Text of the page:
In Richard Laxton’s An Englishman in New York, Quentin Crisp (John Hurt)—the notable makeup-wearing gay activist who was raised in the brutal, prejudice-filled streets of Sutton, England and brought over, at the tender age of 70, to the slightly more welcoming boroughs of New York City—is filled with generous, perceptive philosophies regarding the nature of human beings and relationships, gay and straight. After the success of the made-for-British-TV movie The Naked Civil Servant, which was based on his memoir, Crisp is commissioned by a small theater in Manhattan’s Bowery to perform a one-man show; word-of-mouth spreads about his unfiltered wit and shrewd observations about the gay community and cultural zeitgeist at large, which lands him gigs on late-night TV chat shows via his newly acquired agent (Swoosie Kurtz). His cult-like status grows, but when he calls the impending AIDS epidemic “a fad” in an off-the-cuff moment during one of his performances, he turns a faction of the gay community sour.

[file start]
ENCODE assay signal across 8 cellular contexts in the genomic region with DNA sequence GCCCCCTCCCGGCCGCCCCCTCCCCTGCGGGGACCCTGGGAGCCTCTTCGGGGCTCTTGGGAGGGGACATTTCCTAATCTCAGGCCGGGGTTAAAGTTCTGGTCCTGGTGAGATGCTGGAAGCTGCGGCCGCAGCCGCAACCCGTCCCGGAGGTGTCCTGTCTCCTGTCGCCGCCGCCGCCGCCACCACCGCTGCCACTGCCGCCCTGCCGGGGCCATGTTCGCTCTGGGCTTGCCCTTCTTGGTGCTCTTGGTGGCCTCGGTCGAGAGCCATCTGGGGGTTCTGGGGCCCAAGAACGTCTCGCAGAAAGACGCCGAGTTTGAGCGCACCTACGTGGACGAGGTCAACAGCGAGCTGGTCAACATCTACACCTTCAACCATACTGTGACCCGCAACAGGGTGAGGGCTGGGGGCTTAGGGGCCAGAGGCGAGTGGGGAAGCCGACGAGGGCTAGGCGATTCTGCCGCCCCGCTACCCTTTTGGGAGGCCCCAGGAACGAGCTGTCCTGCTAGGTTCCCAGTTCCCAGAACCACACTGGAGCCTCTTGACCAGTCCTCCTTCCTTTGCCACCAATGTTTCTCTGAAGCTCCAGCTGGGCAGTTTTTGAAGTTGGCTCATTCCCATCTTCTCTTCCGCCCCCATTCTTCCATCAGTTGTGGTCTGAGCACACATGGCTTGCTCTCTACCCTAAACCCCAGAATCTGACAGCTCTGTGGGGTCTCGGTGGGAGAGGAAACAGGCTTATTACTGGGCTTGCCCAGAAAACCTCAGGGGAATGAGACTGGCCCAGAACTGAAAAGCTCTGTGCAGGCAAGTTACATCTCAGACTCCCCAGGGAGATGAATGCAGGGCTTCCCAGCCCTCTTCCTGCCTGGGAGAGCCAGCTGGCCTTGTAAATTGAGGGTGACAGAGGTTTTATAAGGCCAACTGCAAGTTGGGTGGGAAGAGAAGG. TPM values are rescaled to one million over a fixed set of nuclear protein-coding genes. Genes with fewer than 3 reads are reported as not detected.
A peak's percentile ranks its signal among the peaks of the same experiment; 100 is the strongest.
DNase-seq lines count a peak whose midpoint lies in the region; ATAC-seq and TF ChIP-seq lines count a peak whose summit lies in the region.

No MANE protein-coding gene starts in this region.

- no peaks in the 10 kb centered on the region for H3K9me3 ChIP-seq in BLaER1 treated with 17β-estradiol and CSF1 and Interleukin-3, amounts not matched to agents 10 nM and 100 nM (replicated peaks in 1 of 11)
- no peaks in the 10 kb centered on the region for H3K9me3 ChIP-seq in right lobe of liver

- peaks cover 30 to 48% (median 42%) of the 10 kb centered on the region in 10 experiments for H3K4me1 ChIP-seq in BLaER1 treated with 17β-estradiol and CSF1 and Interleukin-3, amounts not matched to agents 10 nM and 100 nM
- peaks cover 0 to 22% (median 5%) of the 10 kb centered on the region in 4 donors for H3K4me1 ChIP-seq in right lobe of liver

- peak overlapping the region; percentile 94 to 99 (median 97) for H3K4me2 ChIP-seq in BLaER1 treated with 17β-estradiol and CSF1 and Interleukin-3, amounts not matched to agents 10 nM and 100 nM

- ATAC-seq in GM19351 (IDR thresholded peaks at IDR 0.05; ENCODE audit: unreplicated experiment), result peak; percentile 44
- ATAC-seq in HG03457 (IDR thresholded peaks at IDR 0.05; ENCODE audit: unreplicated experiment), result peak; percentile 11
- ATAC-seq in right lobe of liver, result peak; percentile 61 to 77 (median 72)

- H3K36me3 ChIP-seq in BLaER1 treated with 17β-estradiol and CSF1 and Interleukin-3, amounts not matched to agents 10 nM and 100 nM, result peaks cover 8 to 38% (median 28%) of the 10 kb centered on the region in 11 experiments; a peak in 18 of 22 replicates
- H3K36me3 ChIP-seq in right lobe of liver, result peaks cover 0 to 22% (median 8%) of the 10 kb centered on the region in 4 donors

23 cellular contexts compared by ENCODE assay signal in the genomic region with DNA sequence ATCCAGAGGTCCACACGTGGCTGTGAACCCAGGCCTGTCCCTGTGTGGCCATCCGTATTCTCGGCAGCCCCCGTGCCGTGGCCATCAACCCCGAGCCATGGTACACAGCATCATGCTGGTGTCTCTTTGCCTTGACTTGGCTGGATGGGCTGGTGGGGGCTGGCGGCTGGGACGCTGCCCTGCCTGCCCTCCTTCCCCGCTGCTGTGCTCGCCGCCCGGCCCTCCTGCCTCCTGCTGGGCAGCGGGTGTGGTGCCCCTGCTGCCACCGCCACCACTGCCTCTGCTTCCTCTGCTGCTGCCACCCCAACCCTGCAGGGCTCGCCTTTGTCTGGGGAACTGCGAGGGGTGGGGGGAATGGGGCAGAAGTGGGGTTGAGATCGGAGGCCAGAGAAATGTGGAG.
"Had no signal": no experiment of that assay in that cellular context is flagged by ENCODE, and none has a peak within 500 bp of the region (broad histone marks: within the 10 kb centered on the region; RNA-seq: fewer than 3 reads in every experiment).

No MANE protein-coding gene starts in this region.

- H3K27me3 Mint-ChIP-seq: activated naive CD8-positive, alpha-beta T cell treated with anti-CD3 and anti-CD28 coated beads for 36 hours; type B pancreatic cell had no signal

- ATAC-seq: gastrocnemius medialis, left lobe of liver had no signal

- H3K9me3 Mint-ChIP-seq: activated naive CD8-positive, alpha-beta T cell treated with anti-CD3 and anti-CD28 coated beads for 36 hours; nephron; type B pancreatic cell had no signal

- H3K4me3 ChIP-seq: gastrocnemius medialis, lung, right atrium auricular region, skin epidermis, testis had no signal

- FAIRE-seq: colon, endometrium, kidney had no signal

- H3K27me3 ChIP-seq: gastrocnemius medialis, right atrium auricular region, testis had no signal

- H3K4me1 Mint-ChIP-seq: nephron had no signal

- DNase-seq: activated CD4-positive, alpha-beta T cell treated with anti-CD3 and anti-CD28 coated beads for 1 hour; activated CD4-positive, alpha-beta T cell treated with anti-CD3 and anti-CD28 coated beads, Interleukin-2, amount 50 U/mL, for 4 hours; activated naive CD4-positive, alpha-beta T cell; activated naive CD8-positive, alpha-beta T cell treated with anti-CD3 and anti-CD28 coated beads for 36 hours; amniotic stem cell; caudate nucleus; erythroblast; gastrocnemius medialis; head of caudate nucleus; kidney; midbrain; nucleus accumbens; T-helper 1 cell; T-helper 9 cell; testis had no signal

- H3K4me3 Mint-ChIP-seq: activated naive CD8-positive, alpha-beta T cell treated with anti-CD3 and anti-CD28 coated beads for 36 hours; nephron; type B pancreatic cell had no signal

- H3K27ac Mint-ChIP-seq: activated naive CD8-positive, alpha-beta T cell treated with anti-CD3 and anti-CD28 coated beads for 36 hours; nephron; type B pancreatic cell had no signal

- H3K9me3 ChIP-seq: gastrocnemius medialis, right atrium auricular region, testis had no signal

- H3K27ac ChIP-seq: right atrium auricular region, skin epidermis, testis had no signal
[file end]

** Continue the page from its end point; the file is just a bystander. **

Englishman is a studied testament to the splintered state of the gay community: It understands how homosexuals may seem like a collective, parading around and screaming for inclusion, but how they can be oppressive within their very own community. During one fish-out-of-water moment when Quentin and his editor friend, Phillip Steele (Denis O’Hare), visit a gay bar filled with construction workers and buffed-up guys, they haltingly realize these men won’t converse with them because the two are not cut from the same muscle-rippling mold. These “clones,” as Quentin puts it, willfully draw lines down the center of the homosexual pack, and though he’s perplexed by this immediate cruelty from his own clan, Quentin overcomes it, proceeding again through life in a jolly old fashion.
A BAFTA-winner for Naked Civil Servant, in which he played a much younger version of Crisp, Hurt is utterly spellbinding, sinking back into this colorful and iconic persona with rousing form. Laxton smartly frames the film around Hurt’s dedicated performance, allowing Crisp to remain the cinematic focus as he was in his own world. This fresh look at the gay culture and its desired goals establishes profound insight into what it means to be a true-to-spirit man these days, no matter if he happens to wear a little lipstick and maybe a scarf or two.